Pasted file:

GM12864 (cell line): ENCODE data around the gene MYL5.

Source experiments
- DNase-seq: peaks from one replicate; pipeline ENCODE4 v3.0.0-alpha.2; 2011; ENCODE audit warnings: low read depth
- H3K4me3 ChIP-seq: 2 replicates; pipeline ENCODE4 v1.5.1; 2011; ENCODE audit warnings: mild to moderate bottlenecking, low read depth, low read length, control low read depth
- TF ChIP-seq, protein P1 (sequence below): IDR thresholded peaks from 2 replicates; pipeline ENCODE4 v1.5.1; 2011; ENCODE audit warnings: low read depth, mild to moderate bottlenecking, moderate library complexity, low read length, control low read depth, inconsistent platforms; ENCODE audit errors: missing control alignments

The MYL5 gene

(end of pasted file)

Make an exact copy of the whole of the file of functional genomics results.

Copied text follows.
GM12864 (cell line): ENCODE data around the gene MYL5.

Source experiments
- DNase-seq: peaks from one replicate; pipeline ENCODE4 v3.0.0-alpha.2; 2011; ENCODE audit warnings: low read depth
- H3K4me3 ChIP-seq: 2 replicates; pipeline ENCODE4 v1.5.1; 2011; ENCODE audit warnings: mild to moderate bottlenecking, low read depth, low read length, control low read depth
- TF ChIP-seq, protein P1 (sequence below): IDR thresholded peaks from 2 replicates; pipeline ENCODE4 v1.5.1; 2011; ENCODE audit warnings: low read depth, mild to moderate bottlenecking, moderate library complexity, low read length, control low read depth, inconsistent platforms; ENCODE audit errors: missing control alignments

The MYL5 gene